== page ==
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When I Focus on My Negative Thoughts, I Just Become More Anxious. How Do I Work With This?

Mark Coleman






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When I Focus on My Negative Thoughts, I Just Become More Anxious. How Do I Work With This?

Mark shares how loving awareness can free us from negative thoughts and incline us towards that which is beautiful and uplifting.

Hello, Mark Coleman here.

I've been asked to answer the

question, When I focus on my negative

thoughts I just become more anxious.

How do I work with this?

First, thank you for your question and

know that you're definitely not alone.

When we focus on a negative thoughts,

negativity, it's quite natural that

we often feel distressed, anxious,

nervous, triggered, unsettled.

And in this larger conversation about

working with the critic, a significant

part of those negative thoughts

can be our judgemental thoughts.

And often when we're beating

ourselves up, when we're criticizing

ourselves, we become more anxious,

more perturbed, more worried.

I remember when I first started

meditating, I had a fair amount of

anxiety, but particularly a lot of

thoughts, a lot of negative thoughts.

I noticed a lot of judgmental thoughts,

a lot of self-deprecating thoughts.

And then of course, I would

project those out onto the world.

A lot of judgment and blame towards

the government, towards other

people, towards institutions.

Just a lot of negativity.

And I noticed that caused me to feel quite

disturbed, anxious, upset, irritated.

And of course, listening to my mind, to my

judging mind, just made that feel worse.

Reminding me all the things I wasn't

doing, all of the ways I wasn't

enough, all of the things I should

be doing or could be doing better.

And I feel very grateful to have

learned a particular teaching that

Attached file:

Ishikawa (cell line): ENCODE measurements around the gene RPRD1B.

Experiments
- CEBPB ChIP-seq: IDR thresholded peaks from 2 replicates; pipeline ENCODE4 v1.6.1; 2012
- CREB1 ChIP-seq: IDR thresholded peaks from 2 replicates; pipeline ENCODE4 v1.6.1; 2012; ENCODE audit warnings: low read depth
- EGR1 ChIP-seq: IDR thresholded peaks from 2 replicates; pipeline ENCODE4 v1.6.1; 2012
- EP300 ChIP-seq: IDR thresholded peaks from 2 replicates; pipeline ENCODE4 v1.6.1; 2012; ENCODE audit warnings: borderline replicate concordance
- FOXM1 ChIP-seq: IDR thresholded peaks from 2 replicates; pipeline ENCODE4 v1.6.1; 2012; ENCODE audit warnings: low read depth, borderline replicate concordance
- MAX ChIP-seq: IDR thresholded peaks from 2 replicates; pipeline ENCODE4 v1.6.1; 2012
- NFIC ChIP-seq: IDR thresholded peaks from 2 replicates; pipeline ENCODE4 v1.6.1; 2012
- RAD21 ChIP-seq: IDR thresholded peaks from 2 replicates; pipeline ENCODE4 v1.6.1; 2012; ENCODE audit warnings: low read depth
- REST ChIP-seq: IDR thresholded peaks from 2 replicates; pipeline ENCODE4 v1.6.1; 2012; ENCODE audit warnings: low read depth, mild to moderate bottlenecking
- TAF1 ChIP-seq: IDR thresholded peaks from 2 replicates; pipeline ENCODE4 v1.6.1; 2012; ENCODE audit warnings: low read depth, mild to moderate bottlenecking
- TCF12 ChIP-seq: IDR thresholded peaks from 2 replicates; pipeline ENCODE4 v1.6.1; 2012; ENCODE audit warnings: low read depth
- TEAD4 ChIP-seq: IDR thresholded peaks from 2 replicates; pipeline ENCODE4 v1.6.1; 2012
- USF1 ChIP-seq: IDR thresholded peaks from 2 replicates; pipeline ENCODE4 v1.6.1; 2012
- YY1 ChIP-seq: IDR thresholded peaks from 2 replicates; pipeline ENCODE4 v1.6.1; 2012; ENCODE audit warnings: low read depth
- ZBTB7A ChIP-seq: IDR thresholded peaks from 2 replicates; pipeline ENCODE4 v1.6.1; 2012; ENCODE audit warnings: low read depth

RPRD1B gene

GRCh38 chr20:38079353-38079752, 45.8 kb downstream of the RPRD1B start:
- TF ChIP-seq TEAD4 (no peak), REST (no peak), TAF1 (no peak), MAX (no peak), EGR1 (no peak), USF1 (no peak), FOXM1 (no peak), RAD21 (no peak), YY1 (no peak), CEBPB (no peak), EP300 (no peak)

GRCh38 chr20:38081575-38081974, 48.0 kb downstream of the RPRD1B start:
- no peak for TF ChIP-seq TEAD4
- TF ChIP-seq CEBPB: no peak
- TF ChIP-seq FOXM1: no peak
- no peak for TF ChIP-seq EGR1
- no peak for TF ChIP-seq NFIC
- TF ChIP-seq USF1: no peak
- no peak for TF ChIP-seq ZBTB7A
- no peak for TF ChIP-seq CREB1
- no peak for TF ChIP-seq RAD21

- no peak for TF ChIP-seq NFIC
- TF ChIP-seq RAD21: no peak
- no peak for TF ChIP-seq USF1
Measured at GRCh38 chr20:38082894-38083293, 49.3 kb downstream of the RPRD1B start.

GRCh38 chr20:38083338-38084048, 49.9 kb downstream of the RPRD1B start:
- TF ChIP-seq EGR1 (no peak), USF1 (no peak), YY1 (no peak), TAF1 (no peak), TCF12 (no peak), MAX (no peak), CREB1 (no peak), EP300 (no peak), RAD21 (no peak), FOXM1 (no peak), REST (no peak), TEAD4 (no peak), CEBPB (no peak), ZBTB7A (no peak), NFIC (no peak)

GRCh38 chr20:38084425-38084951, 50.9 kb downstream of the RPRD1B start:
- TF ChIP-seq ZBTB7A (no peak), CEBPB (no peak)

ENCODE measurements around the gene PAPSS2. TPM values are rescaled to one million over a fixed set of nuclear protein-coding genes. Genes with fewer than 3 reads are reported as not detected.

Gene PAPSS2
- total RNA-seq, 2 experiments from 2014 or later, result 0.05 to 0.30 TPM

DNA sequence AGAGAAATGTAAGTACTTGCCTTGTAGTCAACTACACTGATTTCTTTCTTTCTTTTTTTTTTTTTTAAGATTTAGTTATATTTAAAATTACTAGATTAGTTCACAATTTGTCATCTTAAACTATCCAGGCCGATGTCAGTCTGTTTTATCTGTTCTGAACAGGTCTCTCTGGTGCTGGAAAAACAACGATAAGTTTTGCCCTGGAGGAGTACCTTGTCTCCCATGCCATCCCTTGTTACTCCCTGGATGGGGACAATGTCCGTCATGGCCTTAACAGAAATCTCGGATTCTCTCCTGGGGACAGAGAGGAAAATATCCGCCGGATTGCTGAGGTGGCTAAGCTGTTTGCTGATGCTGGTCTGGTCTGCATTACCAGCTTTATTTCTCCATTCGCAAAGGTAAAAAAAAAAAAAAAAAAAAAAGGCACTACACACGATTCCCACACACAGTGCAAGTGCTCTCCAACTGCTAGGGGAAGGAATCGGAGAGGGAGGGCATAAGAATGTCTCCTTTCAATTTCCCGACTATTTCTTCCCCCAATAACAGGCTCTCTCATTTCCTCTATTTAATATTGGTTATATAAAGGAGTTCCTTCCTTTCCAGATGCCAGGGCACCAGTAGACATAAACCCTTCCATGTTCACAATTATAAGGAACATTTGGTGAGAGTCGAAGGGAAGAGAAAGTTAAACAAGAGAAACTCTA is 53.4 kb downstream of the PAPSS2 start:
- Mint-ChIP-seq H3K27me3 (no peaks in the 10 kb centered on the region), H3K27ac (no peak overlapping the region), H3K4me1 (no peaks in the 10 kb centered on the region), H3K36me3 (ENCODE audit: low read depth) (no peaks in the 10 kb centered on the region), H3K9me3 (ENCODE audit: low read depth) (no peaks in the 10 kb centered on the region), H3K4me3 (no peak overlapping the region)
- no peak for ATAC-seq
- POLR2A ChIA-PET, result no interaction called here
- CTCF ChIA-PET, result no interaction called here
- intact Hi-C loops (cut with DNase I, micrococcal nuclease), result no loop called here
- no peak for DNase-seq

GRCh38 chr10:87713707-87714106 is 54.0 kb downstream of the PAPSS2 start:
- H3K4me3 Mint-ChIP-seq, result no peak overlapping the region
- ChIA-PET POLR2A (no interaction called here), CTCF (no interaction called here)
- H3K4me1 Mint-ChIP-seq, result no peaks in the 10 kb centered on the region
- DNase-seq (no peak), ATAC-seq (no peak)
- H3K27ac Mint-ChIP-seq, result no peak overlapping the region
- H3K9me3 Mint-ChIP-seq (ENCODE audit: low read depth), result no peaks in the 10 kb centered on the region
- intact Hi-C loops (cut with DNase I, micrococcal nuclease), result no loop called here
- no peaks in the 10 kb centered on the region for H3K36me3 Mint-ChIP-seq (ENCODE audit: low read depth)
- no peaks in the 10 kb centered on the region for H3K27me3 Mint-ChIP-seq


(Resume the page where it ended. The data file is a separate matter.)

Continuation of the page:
I learned from my Buddhist practice.

And it's a line from the Buddha that goes

like this, "Whatever the mind frequently

dwells and ponders upon that becomes the

inclination of the mind and the heart."

Whatever the mind frequently dwells

and ponders upon that becomes the

inclination of the mind and the heart.

Basically whatever we're attending

to, which is really the basis of

neuroplasticity, whatever we're

attending to, what we attend to and how

we attend to it really significantly

affects our brain and our wellbeing.

So as I started developing mindfulness

practice, I realized most of the

time, my mind was oriented to negative

thoughts as the question is asking

about, but also negativity in general.

I would look at what's wrong in

myself, in the world, in people, in

society, in government, in politics.

And that just created a lot of

agitation and anxiety and sadness.

And so there were two things

that I learned from that.

One is mindfulness helps you understand

the content of your mind, whether the

thoughts are negative or positive,

constructive or not, critical or not.

And that I had agency over

where I placed my attention.

Just because a negative thought

arises doesn't mean we need

to give it a lot of attention.

We can just notice, Oh, look at that.

Thinking's happening.

Negative thinking's happening.

Negative bias is happening.

Negative perspective on

the world is happening.

And with that, with that

awareness, we have some choice.

We can continue going down that negative